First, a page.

Jonathan Brookins off MMA, on Yoga in India
Jonathan Brookins won TUF in 2010, but has gone 1-4 in the UFC, sold his house, and plans to go study Yoga in India. Whether he comes back a better fighter, or something different entirely, is up in the air.
Josh Rosenblatt: Were you in the Octagon (vs. Dustin Poirrier at the TUF 16 Finale) thinking about India?
Jonathan Brookins: I think I was. I think I was ready to go to India and learn something else. Pursuing this sport with the mindset that I have is counterproductive. It didn’t make sense. Mindset is everything. If this is what I’m going to do with the rest of my life it can’t just be a circular argument. It can’t just be about nothing. This quest to be a fighter has gotten to be frivolous, to be the wrong pursuit. I know it can be pursued the right way, but I know I’m not anywhere close to it. I’m not really down to live this temporary, right-now way of life.
JR: What are you looking for?
JB: I’m looking for a mindset to exist better. I think that I can find a happiness about myself, a way of living, where my constitution is more sound. I think that martial arts has been a positive, but it hasn’t been as much as it could be. I want to find martial arts for real. Yoga just seems to me like one of the oldest forms of martial arts. It seems like the very beginning. When the Shaolin monks wanted to learn to fight, there was a yoga teacher who taught the monks how to exercise and how to defend themselves – how to properly prepare themselves, prepare their bodies, prepare their minds. So starting with yoga just seems so natural to me.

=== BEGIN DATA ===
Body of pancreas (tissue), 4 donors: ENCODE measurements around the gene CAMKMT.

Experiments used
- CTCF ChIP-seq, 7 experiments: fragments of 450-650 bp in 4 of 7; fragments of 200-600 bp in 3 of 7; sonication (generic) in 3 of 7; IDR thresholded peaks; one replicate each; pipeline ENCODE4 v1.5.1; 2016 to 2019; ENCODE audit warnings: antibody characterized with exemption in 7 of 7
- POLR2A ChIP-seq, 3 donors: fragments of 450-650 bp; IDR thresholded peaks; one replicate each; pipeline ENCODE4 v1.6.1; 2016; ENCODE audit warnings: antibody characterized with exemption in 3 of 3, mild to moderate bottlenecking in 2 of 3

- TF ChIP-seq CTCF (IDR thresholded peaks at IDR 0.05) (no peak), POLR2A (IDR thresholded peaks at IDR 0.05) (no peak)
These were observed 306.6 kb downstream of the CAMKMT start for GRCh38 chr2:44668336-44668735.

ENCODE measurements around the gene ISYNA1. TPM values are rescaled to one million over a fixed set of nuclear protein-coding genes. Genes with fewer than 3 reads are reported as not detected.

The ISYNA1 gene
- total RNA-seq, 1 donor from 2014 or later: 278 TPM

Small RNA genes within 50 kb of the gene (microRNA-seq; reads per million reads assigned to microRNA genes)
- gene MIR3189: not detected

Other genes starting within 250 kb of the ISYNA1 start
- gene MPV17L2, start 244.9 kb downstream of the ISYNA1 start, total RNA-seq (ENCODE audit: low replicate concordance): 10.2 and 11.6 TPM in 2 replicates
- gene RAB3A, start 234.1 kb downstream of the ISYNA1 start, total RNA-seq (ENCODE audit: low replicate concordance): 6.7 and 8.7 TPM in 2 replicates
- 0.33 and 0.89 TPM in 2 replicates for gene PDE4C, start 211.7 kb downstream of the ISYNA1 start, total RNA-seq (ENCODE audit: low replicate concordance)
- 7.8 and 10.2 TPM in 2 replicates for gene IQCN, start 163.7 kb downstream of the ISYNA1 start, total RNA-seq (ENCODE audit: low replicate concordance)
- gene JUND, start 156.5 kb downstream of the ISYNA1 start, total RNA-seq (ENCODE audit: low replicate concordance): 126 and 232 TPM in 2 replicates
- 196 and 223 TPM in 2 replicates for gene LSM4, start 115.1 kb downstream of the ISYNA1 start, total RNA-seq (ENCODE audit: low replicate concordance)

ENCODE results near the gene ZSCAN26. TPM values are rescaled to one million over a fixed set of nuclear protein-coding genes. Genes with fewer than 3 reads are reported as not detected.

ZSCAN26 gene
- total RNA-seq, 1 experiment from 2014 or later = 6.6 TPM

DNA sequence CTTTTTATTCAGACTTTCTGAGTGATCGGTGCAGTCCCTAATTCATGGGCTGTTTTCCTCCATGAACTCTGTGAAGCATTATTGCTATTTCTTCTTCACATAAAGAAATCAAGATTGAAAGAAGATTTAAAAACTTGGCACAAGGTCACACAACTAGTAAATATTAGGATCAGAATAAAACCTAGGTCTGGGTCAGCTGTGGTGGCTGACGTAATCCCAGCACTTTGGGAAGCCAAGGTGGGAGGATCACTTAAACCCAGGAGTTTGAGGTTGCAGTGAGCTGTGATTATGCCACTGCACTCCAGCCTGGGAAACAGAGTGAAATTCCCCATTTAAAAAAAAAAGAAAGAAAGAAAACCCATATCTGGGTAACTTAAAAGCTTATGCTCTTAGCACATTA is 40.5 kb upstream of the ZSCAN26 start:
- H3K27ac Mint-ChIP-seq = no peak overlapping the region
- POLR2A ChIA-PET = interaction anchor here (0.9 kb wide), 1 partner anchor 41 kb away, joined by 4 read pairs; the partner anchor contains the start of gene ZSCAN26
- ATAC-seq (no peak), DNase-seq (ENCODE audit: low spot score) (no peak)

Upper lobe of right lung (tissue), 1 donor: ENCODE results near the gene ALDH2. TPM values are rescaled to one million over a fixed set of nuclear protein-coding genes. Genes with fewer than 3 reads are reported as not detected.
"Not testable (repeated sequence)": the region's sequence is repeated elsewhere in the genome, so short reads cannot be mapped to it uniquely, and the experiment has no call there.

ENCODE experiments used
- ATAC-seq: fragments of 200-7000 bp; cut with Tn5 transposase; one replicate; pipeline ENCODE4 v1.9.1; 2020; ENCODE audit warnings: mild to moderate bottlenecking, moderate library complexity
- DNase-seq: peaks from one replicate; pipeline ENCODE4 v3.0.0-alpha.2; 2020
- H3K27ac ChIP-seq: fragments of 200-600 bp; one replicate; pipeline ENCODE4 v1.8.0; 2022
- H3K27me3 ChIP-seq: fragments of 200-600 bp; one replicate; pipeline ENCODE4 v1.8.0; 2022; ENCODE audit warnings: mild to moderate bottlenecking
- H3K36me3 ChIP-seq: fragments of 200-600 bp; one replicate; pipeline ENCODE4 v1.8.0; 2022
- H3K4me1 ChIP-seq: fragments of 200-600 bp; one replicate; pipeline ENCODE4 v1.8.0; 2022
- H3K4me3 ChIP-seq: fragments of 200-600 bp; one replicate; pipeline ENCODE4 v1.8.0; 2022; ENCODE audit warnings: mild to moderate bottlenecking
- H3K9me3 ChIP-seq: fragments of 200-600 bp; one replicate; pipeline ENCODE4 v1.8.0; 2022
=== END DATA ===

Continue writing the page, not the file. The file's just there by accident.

I want to say something with my fighting. I want to find the truth. We have the potential for greater consciousness. I want to abstain from this world and tap into the human soul and see what it’s like to live.
JR: Ideally, will India help you get back to fighting or are you open to the idea of not fighting again, if that’s where your mind goes?
JB: Yeah, I’m open to that, that’s for sure. All the things I didn’t learn in fighting to better myself I feel like I can explore in this avenue. If it means extra effort or extra solitude, I’m going to pursue this harder than I even pursued fighting. I feel like it could make me a much better fighter, but if it leads me to not fight again, I think I would be okay with that.